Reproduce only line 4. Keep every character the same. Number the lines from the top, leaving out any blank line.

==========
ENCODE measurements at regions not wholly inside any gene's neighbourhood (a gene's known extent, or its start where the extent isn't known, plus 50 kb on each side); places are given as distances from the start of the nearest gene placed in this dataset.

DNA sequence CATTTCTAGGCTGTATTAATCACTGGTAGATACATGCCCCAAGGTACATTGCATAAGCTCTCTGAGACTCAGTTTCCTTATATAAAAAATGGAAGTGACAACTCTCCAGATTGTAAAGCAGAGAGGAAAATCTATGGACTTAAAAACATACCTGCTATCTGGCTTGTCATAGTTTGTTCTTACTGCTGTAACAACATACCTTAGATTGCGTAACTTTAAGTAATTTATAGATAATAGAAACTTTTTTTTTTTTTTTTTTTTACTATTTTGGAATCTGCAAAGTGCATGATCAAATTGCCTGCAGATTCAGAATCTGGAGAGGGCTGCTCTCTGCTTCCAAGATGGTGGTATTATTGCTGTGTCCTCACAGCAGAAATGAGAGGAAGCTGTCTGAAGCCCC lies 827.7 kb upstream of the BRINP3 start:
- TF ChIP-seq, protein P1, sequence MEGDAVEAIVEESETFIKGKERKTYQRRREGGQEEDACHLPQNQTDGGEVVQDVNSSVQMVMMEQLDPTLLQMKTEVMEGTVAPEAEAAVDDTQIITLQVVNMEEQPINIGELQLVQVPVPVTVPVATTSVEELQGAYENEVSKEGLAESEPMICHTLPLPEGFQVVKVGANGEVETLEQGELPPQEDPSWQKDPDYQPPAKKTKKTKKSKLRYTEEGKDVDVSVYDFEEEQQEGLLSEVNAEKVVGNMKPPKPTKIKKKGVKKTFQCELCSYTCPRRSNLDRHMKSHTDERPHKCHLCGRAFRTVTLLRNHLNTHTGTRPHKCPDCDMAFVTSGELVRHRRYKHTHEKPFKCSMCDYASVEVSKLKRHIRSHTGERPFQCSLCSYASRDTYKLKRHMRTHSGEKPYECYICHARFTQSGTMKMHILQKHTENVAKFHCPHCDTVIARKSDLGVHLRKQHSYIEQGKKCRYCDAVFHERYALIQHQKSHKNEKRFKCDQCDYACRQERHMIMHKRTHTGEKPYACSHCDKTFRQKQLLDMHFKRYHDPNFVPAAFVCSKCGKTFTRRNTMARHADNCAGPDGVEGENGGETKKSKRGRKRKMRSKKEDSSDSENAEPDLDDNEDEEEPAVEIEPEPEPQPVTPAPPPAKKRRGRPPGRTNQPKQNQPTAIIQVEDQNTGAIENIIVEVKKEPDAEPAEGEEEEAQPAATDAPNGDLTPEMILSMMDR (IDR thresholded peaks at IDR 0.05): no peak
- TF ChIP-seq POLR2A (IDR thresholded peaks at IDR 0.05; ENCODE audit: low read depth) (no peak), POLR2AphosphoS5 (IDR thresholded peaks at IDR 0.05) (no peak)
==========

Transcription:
- TF ChIP-seq POLR2A (IDR thresholded peaks at IDR 0.05; ENCODE audit: low read depth) (no peak), POLR2AphosphoS5 (IDR thresholded peaks at IDR 0.05) (no peak)